Communication and collaboration: an exploration of clinical governance Interventions in the Western Cape Department of Health over the past twenty years

Master Thesis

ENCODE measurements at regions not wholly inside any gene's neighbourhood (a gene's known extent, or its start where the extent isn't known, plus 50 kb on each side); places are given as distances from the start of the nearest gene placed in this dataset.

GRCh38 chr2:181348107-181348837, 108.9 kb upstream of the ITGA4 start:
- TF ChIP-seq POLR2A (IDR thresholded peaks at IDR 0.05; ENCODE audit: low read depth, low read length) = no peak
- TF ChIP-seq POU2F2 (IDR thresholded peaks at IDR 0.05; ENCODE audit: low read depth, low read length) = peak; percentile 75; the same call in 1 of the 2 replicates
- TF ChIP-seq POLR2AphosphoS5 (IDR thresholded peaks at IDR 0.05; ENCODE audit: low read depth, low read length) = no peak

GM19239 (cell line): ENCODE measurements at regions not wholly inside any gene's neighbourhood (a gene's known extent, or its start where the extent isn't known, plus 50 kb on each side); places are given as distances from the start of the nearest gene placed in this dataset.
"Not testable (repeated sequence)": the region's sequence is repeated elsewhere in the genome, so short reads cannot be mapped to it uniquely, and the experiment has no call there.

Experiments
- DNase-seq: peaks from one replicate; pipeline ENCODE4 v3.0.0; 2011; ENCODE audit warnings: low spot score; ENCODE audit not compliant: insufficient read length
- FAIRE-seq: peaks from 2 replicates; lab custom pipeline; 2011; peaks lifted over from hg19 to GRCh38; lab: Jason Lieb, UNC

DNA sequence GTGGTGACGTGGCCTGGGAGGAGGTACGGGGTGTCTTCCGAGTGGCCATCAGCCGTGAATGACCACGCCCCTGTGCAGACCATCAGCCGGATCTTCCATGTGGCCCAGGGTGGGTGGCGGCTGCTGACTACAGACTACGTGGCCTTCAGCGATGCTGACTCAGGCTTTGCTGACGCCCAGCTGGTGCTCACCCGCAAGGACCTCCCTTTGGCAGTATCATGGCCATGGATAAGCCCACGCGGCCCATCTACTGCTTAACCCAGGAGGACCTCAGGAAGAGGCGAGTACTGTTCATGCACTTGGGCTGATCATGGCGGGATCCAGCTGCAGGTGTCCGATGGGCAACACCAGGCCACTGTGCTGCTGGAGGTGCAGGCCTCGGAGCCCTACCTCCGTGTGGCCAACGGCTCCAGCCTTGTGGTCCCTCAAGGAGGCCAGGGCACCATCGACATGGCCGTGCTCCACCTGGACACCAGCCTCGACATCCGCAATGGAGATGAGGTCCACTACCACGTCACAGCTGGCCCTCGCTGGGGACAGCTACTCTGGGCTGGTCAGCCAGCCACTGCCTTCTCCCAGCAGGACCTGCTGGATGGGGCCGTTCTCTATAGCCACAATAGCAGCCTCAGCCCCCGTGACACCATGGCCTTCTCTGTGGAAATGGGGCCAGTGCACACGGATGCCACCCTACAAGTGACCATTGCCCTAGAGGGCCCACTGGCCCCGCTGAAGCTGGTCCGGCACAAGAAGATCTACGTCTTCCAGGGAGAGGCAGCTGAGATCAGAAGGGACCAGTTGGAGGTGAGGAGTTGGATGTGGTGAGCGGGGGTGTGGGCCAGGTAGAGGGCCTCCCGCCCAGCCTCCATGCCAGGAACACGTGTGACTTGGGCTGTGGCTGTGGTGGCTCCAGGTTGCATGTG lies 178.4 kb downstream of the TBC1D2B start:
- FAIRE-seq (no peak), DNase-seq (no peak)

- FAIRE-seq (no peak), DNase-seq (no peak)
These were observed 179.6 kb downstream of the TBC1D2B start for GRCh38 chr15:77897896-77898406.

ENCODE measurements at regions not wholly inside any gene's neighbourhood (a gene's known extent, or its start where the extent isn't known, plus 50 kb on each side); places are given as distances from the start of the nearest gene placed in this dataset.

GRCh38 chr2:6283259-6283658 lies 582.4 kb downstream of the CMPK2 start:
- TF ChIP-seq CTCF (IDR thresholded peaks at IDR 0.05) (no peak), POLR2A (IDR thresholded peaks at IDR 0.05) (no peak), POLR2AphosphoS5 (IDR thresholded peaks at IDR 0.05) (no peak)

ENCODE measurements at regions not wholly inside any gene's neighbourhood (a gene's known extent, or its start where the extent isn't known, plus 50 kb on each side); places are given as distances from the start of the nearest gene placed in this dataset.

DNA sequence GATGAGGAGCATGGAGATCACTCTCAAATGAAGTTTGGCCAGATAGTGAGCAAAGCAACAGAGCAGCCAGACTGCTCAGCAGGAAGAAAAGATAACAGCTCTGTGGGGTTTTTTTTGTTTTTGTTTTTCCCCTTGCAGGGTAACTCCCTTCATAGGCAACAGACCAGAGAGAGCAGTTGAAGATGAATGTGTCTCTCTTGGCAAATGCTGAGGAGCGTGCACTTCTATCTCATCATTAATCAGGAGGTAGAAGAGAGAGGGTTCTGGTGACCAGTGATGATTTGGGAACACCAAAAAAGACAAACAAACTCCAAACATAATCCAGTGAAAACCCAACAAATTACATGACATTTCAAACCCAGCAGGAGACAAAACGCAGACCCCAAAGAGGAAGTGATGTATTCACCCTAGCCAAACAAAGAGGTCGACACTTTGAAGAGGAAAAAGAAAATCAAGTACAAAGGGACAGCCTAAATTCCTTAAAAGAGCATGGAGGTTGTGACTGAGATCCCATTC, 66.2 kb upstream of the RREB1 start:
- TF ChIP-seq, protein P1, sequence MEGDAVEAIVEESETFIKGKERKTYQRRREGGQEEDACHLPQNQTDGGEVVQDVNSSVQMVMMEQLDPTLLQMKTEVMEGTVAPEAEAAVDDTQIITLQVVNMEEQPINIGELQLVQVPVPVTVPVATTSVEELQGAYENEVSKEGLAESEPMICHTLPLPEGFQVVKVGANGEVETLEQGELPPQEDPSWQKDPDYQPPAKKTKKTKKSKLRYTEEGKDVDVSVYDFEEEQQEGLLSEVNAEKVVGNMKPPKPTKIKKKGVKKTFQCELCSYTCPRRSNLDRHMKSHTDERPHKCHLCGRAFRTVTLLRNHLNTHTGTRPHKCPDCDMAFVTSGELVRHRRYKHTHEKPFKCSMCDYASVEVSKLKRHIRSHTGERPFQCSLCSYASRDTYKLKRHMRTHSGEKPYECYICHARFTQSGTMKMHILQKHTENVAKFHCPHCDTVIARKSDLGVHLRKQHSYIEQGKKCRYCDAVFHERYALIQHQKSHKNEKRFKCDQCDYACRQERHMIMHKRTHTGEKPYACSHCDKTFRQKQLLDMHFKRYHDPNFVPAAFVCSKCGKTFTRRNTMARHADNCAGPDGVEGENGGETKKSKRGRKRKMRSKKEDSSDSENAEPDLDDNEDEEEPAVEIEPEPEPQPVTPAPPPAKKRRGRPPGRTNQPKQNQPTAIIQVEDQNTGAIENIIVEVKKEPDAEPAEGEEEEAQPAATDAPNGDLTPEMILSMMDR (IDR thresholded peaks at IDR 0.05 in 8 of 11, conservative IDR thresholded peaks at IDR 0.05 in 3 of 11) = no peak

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Background: The tension between the increasing cost of healthcare provision and the need to provide a quality level of care to a rising number of people is a global phenomenon. A focus on one over the other could result in a rise in adverse patient outcomes, or a health system too costly to be sustainable. Clinical governance is an approach policymakers can use to walk the middle line of creating a healthcare service that meets quality of care standards in a cost-effective manner, as has been done in Australia, Burundi, Egypt, Spain, UK and Yemen (Goyet et al, 2019; Abd El Fatah et al, 2019, Mannion et al, 2015; Aguilar Martin et al, 2019). This study examines the practice of clinical governance in one LMIC setting that has been able to successfully do this balancing walk for 20 years. Understanding how this was done in the Western Cape province of South Africa helps inform how clinical governance can be used to continue adding value as the health system moves towards universal healthcare. In addition, this South African experience adds to the still small pool of relevant experience from low- and middle-income countries reported in the international literature. Methods: A mixed methods qualitative design was used for data collection and involved three phases: (1) a document review of all policies in the province to identify clinical governance structures; (2) observation of these structures in action, comparing lived to written experience of clinical governance; and (3) interviews with key stakeholders in the province to get their perspectives on past, present and future forms of clinical governance. The Donabedian model was used to frame analysis into three dimensions of care, viz. structure, process and outcome. Results: Beyond a comprehensive policy framework, collaborative structures and consultative leadership styles facilitated strengthened clinical governance in the Western Cape. For example, although corporate-governance-inspired structures, such as clinical audits and M&E events, may become punitive and corrosive, the potential negative impact on clinical governance outcomes and organisational culture was tempered by healthy communication and supportive relationships between colleagues. Family physicians have become the champions of clinical governance in a decentralized health system and when supported in this by policy and management, the quality of care in health systems thrive. Conclusions Clinical governance is an effective strategy or tool LMICs can use to ensure quality of care is maintained or improved upon, even in resource-challenged settings. But while some structures, processes and outcomes may be borrowed from other LMIC or HIC settings, these need to be contextualized to local conditions. Appropriate clinical governance champions need to be identified and given the appropriate mandate. Human relationships are key to the successful implementation of interventions of this nature and space needs to be created in policy for this to be cultivated.